Schools are simply a microcosm of what’s happened to the society as a whole. The sad truth is our society is far more controlled today than perhaps it’s ever been. Airports are only the most obvious example. The NYPD keeps tabs on Muslims, the U.S. government murders U.S. citizens abroad and is more concerned about Wikileaks than the content of their policies, Occupy protestors are removed from public spaces rendering their right to free speech meaningless, non U.S. citizens are kidnapped and tortured by U.S. services at secret sites worldwide, taserings and pepper sprayings persist for peacefully demonstrating students… The truth is we live in a far more militarized society with far fewer civil liberties now than 30 years ago. This past Christmas President Obama signed a bill into law allowing the U.S. military to hold U.S. citizens in detention on American soil indefinitely without charges, rendering the writ of habeas corpus and much of our justice system invalid. Now, whose fault is this? Women and feminism? I don’t think so.
So why do men continue to do worse than women after high school? Why are there more women students in college now than men? Why do they express more confidence in succeeding than men? Is it because the new feminist world favors them? I don’t think so. I believe it’s because men aren’t being taught who they are, aren’t being successfully guided across the pond of adolescence to manhood complete with their sense of purpose in the world. It’s because nobody’s teaching them how to be men.
Many men are lost. They don’t know how to make a difference in the world because they don’t know what makes a difference to them. They don’t know how to find fulfillment because no one’s ever taught them what fulfillment looks like for them. They don’t know how to achieve success because they were never taught to define success for them. It’s especially painful to see when it’s younger men. A man with little sense of himself as a man is going to be far less confident than his female peers, far less motivated to get a job and start a career, far less productive when he does have work, far less interested in starting a family, far less able to perceive himself as an agent of change. He will be far more inclined to see himself as a victim, far more inclined to blame women and feminism (and illegal immigrants and “welfare cheaters” and environmentalists and, and, and…[fill in your favorite target group here]) for his feeling like a 2nd class citizen. He’ll be far more inclined to be swayed by the bigoted rantings of talk show hosts and the fear mongering of politicians.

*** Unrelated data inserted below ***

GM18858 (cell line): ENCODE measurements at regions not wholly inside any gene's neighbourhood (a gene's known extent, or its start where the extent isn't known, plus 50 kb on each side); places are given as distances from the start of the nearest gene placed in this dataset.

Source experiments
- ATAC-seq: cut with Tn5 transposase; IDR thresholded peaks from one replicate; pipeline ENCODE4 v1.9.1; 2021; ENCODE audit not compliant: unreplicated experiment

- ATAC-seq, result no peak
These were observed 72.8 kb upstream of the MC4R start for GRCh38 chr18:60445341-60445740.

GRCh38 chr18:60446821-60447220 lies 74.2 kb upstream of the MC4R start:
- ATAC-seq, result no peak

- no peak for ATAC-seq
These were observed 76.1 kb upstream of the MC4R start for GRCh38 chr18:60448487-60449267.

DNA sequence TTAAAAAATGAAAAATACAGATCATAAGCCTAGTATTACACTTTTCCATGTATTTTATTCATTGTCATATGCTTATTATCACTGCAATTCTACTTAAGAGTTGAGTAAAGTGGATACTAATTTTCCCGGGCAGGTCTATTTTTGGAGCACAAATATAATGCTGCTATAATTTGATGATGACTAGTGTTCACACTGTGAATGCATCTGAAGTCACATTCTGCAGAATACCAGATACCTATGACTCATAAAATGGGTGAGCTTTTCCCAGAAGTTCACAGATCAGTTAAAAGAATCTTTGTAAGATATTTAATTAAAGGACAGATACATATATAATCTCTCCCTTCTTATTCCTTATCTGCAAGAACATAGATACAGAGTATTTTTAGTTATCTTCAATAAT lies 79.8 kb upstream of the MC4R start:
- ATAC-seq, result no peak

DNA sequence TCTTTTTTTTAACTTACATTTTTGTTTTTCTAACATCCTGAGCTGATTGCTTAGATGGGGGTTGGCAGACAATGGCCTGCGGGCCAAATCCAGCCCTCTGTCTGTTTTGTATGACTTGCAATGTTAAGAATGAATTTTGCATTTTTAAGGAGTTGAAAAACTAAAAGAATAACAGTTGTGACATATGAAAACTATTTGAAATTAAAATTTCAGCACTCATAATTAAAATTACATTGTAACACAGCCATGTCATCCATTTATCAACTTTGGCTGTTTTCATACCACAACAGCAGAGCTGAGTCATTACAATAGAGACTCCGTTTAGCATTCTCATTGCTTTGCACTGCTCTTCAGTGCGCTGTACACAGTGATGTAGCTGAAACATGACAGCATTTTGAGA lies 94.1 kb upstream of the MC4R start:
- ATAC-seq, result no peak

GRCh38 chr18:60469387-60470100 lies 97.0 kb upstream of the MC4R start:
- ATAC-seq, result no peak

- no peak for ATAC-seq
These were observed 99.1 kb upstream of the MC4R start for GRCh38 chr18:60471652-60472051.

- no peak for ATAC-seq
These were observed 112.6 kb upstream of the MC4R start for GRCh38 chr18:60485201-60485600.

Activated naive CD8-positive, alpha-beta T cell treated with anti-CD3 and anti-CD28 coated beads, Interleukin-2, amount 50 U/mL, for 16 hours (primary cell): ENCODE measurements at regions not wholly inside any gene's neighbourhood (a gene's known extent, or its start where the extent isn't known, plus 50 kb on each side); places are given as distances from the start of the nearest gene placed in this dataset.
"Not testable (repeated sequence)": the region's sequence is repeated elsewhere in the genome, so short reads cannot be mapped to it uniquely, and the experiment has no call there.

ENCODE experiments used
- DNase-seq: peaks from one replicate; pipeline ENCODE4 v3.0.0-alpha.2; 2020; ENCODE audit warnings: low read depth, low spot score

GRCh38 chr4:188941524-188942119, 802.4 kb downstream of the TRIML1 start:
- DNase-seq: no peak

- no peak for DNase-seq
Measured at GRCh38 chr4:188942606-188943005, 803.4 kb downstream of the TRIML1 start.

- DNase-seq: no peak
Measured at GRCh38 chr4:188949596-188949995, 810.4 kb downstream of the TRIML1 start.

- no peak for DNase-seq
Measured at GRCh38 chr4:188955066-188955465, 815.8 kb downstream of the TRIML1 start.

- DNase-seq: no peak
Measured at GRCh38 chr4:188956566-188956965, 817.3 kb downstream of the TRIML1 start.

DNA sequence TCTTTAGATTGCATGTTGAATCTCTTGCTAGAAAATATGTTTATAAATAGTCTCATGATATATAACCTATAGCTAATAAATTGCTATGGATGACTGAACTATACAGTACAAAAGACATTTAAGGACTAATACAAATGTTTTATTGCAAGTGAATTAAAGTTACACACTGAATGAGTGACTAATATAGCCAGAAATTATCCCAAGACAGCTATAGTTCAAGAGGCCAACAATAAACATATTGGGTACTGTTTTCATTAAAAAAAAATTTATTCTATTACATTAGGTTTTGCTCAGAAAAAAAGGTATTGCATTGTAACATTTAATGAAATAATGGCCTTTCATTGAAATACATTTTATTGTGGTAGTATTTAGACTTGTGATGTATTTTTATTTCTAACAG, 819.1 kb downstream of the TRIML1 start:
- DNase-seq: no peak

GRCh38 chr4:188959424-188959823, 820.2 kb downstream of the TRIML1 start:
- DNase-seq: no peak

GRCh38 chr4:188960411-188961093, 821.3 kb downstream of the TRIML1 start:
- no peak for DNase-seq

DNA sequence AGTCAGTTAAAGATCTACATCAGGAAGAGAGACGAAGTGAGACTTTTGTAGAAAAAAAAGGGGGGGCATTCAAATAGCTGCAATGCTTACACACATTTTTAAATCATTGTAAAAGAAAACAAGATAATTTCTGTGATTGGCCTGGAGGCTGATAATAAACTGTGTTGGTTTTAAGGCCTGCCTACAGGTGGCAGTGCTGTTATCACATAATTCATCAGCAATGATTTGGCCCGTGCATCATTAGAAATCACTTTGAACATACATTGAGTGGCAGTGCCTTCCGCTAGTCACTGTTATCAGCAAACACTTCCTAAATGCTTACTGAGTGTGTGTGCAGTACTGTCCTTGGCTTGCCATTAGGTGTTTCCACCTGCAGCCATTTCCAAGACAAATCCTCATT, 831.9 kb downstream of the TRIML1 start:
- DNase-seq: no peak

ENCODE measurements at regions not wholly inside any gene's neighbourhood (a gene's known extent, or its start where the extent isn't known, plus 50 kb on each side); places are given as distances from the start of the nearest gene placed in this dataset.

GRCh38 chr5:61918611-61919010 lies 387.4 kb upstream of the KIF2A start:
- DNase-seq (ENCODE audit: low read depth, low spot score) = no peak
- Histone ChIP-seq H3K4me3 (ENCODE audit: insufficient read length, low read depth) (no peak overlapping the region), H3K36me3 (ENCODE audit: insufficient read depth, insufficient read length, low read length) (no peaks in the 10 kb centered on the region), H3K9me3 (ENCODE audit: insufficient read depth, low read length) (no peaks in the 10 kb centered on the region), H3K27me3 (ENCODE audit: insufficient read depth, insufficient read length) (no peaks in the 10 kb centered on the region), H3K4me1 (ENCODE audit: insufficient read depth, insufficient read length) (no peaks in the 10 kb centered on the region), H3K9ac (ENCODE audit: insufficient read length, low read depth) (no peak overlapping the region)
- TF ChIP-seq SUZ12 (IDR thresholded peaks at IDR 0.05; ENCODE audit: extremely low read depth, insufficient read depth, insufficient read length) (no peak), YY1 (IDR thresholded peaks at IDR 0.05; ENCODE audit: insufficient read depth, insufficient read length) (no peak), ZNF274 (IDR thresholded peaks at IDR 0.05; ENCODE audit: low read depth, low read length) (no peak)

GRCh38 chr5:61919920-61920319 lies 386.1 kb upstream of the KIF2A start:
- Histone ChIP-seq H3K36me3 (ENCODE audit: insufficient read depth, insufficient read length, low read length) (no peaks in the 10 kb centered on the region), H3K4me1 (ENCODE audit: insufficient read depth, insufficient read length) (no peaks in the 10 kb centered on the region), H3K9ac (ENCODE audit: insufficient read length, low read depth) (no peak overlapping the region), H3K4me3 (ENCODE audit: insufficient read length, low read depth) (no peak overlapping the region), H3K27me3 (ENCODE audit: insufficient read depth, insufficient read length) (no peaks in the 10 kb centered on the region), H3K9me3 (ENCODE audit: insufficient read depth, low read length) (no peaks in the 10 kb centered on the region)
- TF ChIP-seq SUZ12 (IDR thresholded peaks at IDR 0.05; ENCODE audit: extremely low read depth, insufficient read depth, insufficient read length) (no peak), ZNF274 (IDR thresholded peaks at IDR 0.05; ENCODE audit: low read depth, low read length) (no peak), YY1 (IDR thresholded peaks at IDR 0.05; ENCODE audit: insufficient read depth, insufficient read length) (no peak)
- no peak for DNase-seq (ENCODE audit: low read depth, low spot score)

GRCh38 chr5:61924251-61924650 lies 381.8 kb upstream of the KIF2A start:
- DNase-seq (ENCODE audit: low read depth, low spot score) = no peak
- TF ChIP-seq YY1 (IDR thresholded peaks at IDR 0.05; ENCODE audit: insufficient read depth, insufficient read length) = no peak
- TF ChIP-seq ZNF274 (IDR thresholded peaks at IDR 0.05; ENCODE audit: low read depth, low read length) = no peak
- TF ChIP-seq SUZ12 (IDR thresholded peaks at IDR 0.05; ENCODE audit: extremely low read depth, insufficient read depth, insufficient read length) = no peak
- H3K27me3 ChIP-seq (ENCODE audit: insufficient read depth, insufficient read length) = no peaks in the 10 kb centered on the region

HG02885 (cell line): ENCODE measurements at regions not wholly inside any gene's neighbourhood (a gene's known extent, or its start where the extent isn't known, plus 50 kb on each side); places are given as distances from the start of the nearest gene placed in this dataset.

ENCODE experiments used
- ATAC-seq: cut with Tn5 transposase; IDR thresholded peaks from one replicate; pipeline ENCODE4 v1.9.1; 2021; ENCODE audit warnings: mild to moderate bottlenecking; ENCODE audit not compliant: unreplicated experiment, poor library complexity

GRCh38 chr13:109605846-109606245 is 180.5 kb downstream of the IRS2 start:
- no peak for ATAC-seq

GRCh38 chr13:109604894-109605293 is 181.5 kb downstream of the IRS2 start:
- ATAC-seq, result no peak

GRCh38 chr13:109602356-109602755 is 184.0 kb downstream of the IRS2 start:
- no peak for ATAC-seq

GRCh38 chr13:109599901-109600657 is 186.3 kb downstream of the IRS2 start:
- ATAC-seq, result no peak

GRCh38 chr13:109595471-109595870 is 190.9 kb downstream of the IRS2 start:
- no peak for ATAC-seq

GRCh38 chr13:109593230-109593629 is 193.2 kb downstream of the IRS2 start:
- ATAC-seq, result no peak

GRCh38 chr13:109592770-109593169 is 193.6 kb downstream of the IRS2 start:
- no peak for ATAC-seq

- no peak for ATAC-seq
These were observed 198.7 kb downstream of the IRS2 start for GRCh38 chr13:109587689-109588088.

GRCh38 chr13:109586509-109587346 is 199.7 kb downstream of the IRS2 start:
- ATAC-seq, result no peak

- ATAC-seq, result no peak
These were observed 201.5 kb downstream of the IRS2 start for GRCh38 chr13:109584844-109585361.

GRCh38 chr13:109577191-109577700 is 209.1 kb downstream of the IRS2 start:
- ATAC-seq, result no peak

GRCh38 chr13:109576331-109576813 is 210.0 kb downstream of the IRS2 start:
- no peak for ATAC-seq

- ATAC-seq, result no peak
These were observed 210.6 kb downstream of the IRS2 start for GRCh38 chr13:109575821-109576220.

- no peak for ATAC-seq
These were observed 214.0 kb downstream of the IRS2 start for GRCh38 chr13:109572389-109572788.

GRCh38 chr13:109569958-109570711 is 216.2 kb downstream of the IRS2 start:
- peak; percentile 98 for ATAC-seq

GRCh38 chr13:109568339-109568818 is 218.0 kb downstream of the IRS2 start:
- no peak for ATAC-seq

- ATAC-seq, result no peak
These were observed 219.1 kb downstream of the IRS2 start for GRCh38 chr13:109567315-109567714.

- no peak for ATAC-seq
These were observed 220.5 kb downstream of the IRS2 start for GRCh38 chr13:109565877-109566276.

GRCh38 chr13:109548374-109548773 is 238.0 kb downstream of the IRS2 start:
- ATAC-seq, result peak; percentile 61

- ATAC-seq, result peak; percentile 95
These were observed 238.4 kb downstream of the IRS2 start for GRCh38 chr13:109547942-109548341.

But who’s really screwed him? Who’s betrayed him? Is it women who are rushing through the doors of opportunity now that they’re open to them? No. The people who’ve deserted him are men – his father, his uncles, his grandfathers, the men in his neighborhood and church and workplace and sports teams. The culture that has betrayed him is the dominant culture, not feminism, that same culture that tells him that happiness lies in consumption rather than true maturity and missions of service. That corrupt, stultifying, all pervasive ideology that says fulfillment comes in buying things rather than mentoring and being mentored, rather than interconnection with and service to fellow human beings – whether they’re at home, in the workplace, the neighborhood, the street, or the next seat on the airplane.
And what underlies that all-pervasive consumerist ideology that is driving the planet to ruin? Capitalism. That system that puts profit and greed before the well-being of all. How does it impact men and boys? Easy. It teaches men and boys that they have to compete with each other rather than cooperate. It teaches them they have to fit in and “toe the line” rather than discover what is uniquely great and wonderful about them. It teaches them that if they’re unhappy they only need more of something – more money, more women, more sex, more booze, more food, more cars, more status, more fame, more privilege.